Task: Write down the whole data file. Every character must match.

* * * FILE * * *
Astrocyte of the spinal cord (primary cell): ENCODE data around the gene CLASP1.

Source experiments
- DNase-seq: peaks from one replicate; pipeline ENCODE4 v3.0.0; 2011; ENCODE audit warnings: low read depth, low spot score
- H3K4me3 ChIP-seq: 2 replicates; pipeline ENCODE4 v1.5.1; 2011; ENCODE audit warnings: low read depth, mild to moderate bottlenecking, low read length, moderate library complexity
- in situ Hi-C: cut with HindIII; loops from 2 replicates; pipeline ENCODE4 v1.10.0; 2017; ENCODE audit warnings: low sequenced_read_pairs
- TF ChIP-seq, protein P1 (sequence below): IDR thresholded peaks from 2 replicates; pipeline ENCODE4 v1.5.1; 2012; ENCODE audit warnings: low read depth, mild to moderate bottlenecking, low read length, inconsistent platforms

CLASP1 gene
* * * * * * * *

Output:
Astrocyte of the spinal cord (primary cell): ENCODE data around the gene CLASP1.

Source experiments
- DNase-seq: peaks from one replicate; pipeline ENCODE4 v3.0.0; 2011; ENCODE audit warnings: low read depth, low spot score
- H3K4me3 ChIP-seq: 2 replicates; pipeline ENCODE4 v1.5.1; 2011; ENCODE audit warnings: low read depth, mild to moderate bottlenecking, low read length, moderate library complexity
- in situ Hi-C: cut with HindIII; loops from 2 replicates; pipeline ENCODE4 v1.10.0; 2017; ENCODE audit warnings: low sequenced_read_pairs
- TF ChIP-seq, protein P1 (sequence below): IDR thresholded peaks from 2 replicates; pipeline ENCODE4 v1.5.1; 2012; ENCODE audit warnings: low read depth, mild to moderate bottlenecking, low read length, inconsistent platforms

CLASP1 gene